In figures: 331,649 visitors overall. 292, 370 industry professionals (3.5% up on 2011). 188,579 foreign industry professionals making up 64.5% of the total (+5.9%), plus 103,791 Italian professionals (in line with last year’s results). In addition to the industry, 6,484 members of the press attended the 2012 Saloni, 5,725 of them from countries all over the world (outside of Italy). “These are exceptional results, especially given the prevailing bleak economic climate in the run-up to the Saloni.” said Cosmit’s President, Carlo Guglielm. “However, our minds are at ease not just by the figures, but particularly by the level of exhibitor satisfaction at the very real business opportunities and the excellent operator standards. The whole thing has been a tremendous success, not just in quantitative terms. The events in the city promoting the culture of living also had a large part to play. Yet again the Saloni has proven itself not just as a business opportunity but as a vehicle for culture, with culture at the very heart of our city-wide events.”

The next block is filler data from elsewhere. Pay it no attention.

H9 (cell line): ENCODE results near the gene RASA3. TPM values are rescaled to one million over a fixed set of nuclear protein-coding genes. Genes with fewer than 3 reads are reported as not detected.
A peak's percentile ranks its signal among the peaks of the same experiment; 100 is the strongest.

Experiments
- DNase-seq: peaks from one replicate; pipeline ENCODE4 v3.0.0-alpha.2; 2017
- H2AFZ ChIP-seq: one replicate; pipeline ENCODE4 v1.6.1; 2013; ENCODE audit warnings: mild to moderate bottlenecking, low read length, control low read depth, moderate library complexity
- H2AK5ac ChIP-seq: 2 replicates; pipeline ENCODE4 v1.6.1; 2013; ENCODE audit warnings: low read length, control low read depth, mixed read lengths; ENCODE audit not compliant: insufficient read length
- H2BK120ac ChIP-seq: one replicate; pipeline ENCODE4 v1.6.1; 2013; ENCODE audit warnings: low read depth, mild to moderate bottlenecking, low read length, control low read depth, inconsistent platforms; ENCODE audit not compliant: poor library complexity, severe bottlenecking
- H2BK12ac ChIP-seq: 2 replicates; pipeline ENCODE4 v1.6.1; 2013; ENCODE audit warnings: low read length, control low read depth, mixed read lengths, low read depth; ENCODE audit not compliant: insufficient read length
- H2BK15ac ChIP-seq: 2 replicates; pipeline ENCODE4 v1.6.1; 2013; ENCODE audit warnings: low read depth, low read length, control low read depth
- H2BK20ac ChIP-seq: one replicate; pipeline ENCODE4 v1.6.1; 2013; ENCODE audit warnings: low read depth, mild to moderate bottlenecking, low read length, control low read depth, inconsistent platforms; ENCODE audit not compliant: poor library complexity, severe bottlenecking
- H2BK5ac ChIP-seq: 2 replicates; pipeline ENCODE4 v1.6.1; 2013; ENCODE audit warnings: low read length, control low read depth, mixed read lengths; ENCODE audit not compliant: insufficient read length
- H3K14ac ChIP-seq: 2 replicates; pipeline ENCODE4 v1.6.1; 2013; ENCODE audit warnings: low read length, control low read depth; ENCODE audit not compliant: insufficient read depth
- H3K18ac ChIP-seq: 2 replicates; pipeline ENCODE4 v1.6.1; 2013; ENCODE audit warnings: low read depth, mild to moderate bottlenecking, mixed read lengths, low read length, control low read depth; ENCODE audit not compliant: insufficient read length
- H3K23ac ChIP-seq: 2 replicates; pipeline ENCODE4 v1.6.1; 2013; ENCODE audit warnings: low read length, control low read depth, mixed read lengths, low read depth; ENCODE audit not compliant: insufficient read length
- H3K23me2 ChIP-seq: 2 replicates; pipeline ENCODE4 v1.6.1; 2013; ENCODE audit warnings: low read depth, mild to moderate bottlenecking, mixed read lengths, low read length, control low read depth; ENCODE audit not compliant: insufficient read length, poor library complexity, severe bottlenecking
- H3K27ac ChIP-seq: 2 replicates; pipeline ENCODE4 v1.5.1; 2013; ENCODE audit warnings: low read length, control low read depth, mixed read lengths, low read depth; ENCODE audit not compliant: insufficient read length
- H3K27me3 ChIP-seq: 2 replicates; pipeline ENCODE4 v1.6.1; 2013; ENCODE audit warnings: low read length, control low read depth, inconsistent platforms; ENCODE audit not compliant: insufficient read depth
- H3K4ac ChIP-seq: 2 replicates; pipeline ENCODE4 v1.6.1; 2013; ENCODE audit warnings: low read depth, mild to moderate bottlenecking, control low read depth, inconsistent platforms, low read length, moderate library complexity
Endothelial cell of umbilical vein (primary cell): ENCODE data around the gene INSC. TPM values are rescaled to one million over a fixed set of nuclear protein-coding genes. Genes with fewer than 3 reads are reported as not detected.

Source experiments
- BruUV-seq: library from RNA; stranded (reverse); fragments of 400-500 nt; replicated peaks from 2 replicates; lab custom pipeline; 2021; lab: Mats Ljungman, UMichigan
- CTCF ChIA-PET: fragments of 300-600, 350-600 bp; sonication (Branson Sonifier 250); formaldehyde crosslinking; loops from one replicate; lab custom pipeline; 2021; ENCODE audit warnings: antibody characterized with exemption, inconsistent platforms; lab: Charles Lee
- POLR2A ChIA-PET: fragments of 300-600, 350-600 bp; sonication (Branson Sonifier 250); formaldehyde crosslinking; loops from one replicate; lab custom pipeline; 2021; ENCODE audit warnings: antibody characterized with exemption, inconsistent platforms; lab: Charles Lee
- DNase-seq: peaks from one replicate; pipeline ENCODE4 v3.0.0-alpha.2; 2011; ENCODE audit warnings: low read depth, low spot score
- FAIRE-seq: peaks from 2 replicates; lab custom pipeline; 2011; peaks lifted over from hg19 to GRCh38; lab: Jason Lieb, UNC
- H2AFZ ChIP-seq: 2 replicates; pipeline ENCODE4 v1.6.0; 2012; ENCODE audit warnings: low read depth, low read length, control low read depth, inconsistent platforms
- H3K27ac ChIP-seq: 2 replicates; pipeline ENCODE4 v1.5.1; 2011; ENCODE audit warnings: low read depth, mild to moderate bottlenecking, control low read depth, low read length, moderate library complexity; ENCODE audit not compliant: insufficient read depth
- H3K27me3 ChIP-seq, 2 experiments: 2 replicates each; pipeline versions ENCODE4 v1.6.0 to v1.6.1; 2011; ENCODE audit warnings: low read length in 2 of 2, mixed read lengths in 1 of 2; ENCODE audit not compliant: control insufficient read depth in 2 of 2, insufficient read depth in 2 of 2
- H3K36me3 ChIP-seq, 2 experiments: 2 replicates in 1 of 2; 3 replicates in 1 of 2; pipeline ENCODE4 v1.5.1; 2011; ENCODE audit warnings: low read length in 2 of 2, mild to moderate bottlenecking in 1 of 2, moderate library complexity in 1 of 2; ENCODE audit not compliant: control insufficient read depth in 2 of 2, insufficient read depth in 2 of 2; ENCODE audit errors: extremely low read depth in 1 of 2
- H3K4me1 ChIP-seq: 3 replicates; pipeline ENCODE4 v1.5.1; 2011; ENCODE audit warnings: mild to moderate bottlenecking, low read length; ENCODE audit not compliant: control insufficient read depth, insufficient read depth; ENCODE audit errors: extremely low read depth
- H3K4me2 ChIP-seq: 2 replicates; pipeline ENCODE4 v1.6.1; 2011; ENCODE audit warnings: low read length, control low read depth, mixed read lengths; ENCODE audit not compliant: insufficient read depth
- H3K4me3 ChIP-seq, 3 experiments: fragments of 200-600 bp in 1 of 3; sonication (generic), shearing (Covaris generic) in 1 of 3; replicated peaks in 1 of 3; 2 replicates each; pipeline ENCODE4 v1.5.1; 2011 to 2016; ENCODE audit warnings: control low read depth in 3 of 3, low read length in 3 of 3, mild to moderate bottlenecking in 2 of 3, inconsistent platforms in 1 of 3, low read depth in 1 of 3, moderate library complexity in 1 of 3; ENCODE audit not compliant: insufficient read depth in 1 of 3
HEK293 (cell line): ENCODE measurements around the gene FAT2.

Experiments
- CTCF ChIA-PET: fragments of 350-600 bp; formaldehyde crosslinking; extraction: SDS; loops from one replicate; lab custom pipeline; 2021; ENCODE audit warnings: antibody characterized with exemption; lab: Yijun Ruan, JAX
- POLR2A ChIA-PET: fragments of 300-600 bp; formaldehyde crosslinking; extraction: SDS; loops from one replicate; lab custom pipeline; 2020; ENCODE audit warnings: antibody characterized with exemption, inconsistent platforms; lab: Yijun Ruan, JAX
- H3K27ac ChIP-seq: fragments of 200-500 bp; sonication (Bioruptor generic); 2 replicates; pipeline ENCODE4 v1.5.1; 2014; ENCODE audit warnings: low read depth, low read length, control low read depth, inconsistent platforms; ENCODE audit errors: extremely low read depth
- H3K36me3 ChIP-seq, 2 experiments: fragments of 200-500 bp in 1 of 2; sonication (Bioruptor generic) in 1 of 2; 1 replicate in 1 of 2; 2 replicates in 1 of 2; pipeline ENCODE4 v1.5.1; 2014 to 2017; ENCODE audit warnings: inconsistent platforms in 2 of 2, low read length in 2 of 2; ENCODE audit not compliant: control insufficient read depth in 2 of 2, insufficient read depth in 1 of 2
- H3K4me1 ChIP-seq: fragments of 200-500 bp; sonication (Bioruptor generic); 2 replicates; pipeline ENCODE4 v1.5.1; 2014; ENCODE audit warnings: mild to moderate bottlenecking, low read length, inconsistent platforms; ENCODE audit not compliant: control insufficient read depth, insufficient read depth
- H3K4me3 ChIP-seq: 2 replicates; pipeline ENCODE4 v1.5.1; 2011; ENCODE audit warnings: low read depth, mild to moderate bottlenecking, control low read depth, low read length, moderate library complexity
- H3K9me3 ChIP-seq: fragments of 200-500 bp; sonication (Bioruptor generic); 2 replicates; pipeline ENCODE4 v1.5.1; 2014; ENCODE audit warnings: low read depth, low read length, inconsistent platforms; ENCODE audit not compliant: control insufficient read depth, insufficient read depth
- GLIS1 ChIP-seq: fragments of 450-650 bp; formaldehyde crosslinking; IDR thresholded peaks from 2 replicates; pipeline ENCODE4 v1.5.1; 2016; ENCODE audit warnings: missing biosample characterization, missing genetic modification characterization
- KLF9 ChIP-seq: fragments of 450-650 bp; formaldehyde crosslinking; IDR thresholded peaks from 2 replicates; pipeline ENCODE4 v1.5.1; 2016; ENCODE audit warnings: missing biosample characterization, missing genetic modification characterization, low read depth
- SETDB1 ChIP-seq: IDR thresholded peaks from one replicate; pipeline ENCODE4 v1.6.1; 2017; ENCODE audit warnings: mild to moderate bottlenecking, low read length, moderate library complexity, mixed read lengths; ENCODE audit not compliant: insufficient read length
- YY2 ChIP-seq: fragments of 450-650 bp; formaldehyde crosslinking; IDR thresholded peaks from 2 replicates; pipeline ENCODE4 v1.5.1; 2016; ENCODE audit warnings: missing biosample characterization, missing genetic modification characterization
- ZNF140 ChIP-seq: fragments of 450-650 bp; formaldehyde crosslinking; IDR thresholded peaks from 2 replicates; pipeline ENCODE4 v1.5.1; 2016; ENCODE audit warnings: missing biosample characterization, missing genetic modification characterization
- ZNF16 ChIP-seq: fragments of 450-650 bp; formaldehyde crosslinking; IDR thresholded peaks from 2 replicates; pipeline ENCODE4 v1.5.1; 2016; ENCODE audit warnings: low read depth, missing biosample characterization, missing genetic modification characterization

FederlegnoArredo’s President, Roberto Snaidero, had this to say: “We are delighted with all that has been achieved. The results and the awareness that the Saloni generate just go to show how firmly they are established as a prime trigger for relaunching the Italian economy. We cannot lose sight, however, of the fact that businesses are going through an extremely tough time, some of them forced to close down or make staff cuts. We must stress our solidarity with the families of all those employed in all our companies, conscious of the fact that businesses and employees are all pulling together to overcome this swingeing financial crisis.